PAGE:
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As a Mechanical Engineer, I've been involved in setting permissible noise limits for manufacturing personnel and at what point an irreversible hearing loss occurs. This affects us gun owners/shooters too, and it also affects our choice of caliber and other factors in our gun selection. This is not as important when you won't be trying to save your life in an outdoor or wide open space encounter as it is when in a car. The damage comes from SPL, Sound Pressure Level.

In an ambient factory environment, 85 db(A) is the standard we currently operate under for a normal work shift in a factory. An SPL level of 90 db(A) is allowable so long as it's not constant and has a reduced number of hours of exposure. That as a basis, we will now talk about handguns.

A .357 Magnum is the standard all handguns are measured against for "Stopping Power". It is a great round and I'm glad I have one. It's a downright pleasure to shoot and I can use lower power .38 specials if I want. But in a confined space like a car, the first time you use it your hearing will be permanently damaged. There's nowhere for the sound pressure level to go.

Facts on noise levels:

Noise Levels Explained:

1. Decibels (db) measure sound pressure and are logarithmic. That means that only a 3db increase almost doubles sound pressure, a 6db increase quadruples sound pressure, etc.
2. Gradual hearing loss may occur after prolonged exposure to 90 decibels or above.
3. Exposure to 100 decibels for more than 15 minutes can cause hearing loss.
4. Exposure to 110 decibels for more than a minute can cause permanent hearing loss.
5. At 140 dBA noise causes immediate injury to almost any unprotected ear.
6. There is also the more extreme ‘acoustic trauma’, which is an immediate loss of hearing after a sudden, exceptionally loud noise such as an explosion.

Comparative noise levels and length of time for damage to occur:

Jet engine taking off 140 dB Instant damage
Thunder/Ambulance siren 119 dB 3 minutes
Hammer drill 113 dB 15 minutes
Chain saw/Earphones/Concert 110 dB 30 minutes
Bull Dozer 105 dB 1 hour
Tractor/Power tools 96 dB 4 hour
Hairdryer/lawnmower 90 dB 8 hours

Noise levels of firearms:

.22 caliber rifle 130dB
.223, 55GR. Commercial load 18" barrel 155.5dB
.243 in 22" barrel 155.9dB
.30-30 in 20" barrel 156.0dB.
7mm Magnum in 20" barrel 157.5dB.
.308 in 24" barrel 156.2dB.
.30-06 in 24" barrel 158.5dB. In 18" barrel 163.2dB.
.375 18" barrel with muzzle brake 170 dB.
.410 Bore 28" barrel 150dB. 26" barrel 150.25dB. 18" barrel 156.30dB.
20 Gauge 28" barrel 152.50dB. 22" barrel 154.75dB.
12 Gauge 28" barrel 151.50dB. 26" barrel 156.10dB. 18" barrel 161.50dB.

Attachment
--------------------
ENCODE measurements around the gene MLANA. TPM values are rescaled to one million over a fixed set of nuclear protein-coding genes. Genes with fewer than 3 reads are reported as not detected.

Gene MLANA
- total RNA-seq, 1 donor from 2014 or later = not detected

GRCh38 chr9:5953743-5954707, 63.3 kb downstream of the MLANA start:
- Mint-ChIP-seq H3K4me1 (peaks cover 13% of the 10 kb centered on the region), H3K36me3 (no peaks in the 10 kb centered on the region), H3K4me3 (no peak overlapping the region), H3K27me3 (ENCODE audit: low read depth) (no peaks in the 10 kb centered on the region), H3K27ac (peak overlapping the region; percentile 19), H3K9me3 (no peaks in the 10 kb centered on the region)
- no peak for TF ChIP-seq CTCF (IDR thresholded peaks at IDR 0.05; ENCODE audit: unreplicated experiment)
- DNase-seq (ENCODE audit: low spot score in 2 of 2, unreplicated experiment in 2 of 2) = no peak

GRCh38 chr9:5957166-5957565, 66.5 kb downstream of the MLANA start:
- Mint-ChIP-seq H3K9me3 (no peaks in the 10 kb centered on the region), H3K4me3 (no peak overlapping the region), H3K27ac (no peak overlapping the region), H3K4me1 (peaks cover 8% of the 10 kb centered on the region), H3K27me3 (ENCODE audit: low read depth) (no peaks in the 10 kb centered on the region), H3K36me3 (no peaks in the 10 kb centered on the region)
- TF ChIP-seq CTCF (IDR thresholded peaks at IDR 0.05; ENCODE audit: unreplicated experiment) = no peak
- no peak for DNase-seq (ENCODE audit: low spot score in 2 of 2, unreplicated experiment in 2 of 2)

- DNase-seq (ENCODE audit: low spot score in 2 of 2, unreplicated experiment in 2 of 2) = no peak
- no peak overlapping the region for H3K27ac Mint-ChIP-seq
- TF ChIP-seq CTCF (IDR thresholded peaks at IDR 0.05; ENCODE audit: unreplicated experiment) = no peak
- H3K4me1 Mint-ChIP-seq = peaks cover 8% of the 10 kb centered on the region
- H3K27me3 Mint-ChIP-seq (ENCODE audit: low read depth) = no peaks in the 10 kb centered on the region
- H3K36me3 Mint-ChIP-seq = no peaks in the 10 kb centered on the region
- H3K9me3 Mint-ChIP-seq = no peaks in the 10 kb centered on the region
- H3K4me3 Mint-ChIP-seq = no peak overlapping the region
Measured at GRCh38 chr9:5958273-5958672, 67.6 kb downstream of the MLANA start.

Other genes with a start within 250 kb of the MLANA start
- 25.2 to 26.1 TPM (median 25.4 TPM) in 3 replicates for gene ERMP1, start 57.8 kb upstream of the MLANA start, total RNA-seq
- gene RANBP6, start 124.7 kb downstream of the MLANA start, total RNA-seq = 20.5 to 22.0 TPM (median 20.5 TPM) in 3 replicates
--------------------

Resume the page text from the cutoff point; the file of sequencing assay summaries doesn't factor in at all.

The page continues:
.25 ACP 155.0 dB.
.32 LONG 152.4 dB.
.32 ACP 153.5 dB.
.380 157.7 dB.
9mm 159.8 dB.
.38 S&W 153.5 dB.
.38 Spl 156.3 dB.
.357 Magnum 164.3 dB.
.41 Magnum 163.2 dB.
.44 Spl 155.9 dB.
.45 ACP 157.0 dB.
.45 COLT 154.7 dB.

So how much do you value your hearing? Since I drive a small car, my confined space is well, more confining. I have reduced my "car" gun from a Glock 27 (.40 S&W) to a Glock 26 (9 mm). In a gunfight from my car, I'm almost certainly to lose some or all hearing. If the gun is steadied on the window frame with the muzzle outside, I will greatly enhance my chances of saving all or some of my hearing. Some hearing loss could be short-term. If I have to use it within the car, that first shot would be devastating to my hearing, but hopefully, more devastating to my adversary. Hearing loss is one of the most important measures to be taken up by our congressmen and women. Noise suppressors should be a legal add-on to any gun purchase and NOT require additional paperwork and a Tax Stamp. For home defense, a suppressor, night sights, laser or led lights seem to be extra important to me.

Certain guns use certain techniques to recycle the slide. The Browning tilting barrel, the 1911 method, and Beretta's method being the most popular. I am used to the Glock (Browning Method) and it doesn't bother me if the gun kicks a bit. The polymer frame of a Glock (or Springfield XD series, et al) flexes a small amount, but what people don't realize is that all metal guns transfer vibration and noise better through metal than polymer. I have guns of all types but Glocks are my favorite, this being one of many reasons. The Taurus/Beretta seems to twist in my hands a bit, while I really like the feel of a well designed 1911.

The db numbers for various calibers are dependent upon how close the SPL meter is to the source. I've seen much lower numbers in other studies.
 

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Not even a consideration for me. I'm more concerned with stopping someone whose trying to kill me than the possible ramifications of hearing loss. Hearing is secondary to getting killed. I wear hearing protection at the range.
 

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I had a weird mental image of a far side cartoon of people standing around a coffin saying, "At least he died with good hearing".
 

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"Hold on, let me put my earplugs in and shooting gloves on..."

Hopefully the Hearing Protection Act will get passed and help mitigate some of the OP's concerns.
I know I certainly wouldn't mind.
 

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I totally hear you guys on hear loss concerns (pun intended) as a non-issue, the least of my problems if I have to fire. But I am interested in the muzzle flip aspect, as I would like to have a dedicated car pistol and have been thinking that a medium to small revolver would be a good choice. I base that in terms of reliability and the fact that I'm not a huge fan of gun cleaning and it will be sitting in the car all the time. I know that the smaller, lighter revolvers can be snappy.
 
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Not trying to flame you at all, but I personally would not feel good about leaving a loaded gun in my car when I'm not present.

I would like to have a dedicated car pistol and have been thinking that a medium to small revolver would be a good choice. I base that in terms of reliability and the fact that I'm not a huge fan of gun cleaning and it will be sitting in the car all the time.
 

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I was sitting in a windows up Grand Prix in 1980 when the driver touched off a round of 45acp from a commander, through the floor boards. It wasn't disabling enough through concussion/pressures created, nor was the decibel level.